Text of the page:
There is a thread on rsd about a clip of the day on ultivillage about whether a throw is a travel.
There is another factor at work here in determining the callability of the travel. I am distinguishing callability from legality here.
What makes a violation likely to be called? Two that spring to mind are:
1. Egregious violation
2. Clear advantage
2a. Breaking the mark
2b. Getting power on a huck
Some will argue about whether 2b is worthy of a travel call or not, and I'm not going to get into that today. But I read the commentary here, then I watched the clip, and came up with another factor:
3. Violator makes no attempt to avoid the infraction.
A defender who appears to try to avoid contact on a layout is less likely to be called for a foul than one who does not, even if the contact is the same. In this case, the hucker doesn't even seem to pay attention to his back foot. He just lets his back foot slide. It didn't drag, and it didn't simply roll over to his toe because he was exerting effort to keep it down and he made a powerful throw. A spectator or player who sees this play might intuitively feel that it's a travel not because he can actually tell that the foot moved before release, but because the thrower did nothing to prevent a travel.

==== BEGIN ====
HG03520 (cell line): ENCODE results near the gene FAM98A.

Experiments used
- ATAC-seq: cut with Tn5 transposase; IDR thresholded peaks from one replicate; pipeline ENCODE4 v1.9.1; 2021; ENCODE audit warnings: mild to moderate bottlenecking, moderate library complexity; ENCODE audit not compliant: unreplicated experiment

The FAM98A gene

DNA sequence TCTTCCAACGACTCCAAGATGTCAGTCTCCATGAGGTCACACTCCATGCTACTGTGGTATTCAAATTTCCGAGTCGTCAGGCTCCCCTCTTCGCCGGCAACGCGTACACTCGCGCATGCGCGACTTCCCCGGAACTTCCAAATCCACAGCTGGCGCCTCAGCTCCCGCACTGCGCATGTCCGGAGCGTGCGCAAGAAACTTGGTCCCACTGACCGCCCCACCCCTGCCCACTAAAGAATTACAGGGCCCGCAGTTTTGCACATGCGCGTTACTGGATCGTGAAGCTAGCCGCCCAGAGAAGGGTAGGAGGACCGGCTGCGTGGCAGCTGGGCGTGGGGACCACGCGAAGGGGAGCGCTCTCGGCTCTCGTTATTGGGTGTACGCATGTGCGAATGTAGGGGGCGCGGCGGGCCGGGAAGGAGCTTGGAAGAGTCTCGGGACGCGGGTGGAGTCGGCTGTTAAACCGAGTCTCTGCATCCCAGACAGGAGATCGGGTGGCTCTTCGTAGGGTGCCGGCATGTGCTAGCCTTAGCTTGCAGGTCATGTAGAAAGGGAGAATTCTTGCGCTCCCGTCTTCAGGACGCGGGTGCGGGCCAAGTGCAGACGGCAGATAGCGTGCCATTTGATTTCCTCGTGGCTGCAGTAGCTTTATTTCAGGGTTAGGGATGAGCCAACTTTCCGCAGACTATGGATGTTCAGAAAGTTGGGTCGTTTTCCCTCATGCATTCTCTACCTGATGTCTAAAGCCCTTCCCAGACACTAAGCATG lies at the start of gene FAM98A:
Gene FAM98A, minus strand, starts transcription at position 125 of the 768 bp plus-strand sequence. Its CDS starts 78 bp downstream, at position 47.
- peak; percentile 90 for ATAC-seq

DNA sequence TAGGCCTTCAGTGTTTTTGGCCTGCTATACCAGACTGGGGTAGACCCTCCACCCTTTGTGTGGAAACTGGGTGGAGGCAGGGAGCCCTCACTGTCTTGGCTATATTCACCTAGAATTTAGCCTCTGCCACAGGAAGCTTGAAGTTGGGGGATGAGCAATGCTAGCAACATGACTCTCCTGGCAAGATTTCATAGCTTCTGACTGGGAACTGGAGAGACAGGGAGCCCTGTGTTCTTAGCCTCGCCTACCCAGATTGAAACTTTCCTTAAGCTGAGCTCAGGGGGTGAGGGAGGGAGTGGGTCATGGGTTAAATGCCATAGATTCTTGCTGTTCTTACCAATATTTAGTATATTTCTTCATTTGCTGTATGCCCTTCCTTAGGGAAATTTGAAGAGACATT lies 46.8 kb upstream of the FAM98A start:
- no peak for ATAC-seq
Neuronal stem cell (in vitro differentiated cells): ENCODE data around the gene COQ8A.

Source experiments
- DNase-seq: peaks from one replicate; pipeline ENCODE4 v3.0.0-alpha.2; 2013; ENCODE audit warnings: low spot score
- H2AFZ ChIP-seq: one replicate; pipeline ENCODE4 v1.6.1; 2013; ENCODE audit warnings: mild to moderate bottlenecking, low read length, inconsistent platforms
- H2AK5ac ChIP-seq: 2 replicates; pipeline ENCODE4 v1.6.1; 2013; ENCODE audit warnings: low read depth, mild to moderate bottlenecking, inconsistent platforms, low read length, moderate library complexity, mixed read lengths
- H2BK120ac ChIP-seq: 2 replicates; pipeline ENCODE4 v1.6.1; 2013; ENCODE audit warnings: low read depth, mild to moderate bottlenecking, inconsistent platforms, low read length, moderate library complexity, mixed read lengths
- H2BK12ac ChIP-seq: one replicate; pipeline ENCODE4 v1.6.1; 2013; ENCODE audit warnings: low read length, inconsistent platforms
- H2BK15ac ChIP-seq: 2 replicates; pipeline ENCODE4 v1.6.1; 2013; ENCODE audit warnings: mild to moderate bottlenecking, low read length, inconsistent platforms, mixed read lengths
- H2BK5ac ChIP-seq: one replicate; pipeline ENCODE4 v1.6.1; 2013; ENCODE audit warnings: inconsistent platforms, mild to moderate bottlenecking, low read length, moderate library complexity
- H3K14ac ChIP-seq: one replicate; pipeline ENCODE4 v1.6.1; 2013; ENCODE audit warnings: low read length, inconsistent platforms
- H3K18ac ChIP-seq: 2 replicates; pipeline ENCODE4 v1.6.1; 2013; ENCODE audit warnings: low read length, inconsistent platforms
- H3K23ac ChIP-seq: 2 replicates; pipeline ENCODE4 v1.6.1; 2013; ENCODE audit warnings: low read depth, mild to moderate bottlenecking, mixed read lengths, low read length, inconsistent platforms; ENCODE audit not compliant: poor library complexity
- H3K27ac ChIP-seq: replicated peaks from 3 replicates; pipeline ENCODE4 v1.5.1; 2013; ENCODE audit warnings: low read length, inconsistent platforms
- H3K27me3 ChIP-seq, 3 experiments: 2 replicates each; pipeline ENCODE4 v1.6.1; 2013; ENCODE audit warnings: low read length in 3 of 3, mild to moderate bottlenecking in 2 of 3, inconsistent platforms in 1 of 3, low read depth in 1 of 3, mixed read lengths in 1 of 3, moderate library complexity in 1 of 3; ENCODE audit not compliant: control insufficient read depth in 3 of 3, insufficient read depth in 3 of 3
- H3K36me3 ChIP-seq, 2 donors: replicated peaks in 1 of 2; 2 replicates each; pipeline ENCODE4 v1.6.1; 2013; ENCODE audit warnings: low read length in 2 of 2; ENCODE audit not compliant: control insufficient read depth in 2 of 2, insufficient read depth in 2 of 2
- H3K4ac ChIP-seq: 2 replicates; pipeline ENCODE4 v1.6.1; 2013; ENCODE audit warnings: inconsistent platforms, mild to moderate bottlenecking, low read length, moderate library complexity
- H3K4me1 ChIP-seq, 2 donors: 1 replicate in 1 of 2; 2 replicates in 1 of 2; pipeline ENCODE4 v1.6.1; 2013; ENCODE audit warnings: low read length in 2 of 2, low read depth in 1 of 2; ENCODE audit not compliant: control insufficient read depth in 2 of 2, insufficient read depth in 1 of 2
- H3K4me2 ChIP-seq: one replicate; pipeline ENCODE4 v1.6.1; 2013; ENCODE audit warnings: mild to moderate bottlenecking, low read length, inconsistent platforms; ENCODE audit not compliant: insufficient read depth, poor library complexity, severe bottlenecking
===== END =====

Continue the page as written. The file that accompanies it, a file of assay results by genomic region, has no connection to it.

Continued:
I've made a few petty travel calls in my life, and have been irritated quite a few times by small travels, and I think those were due to factor #3 here. An example is the "handler hop" you'll sometimes see where a handler will catch a swing pass flat-footed and will take a little hop-step to the continue side. Beau's travels might fall under this category, too, as he walks back and forth about the same spot but isn't really setting himself up for anything.
Frank H might be on track with his belief that the soft love policies of ultimate that have allowed these routine, no-need violations to go unpunished have resulted in a less fundamentally sound game. But that, too, is a discussion for another day.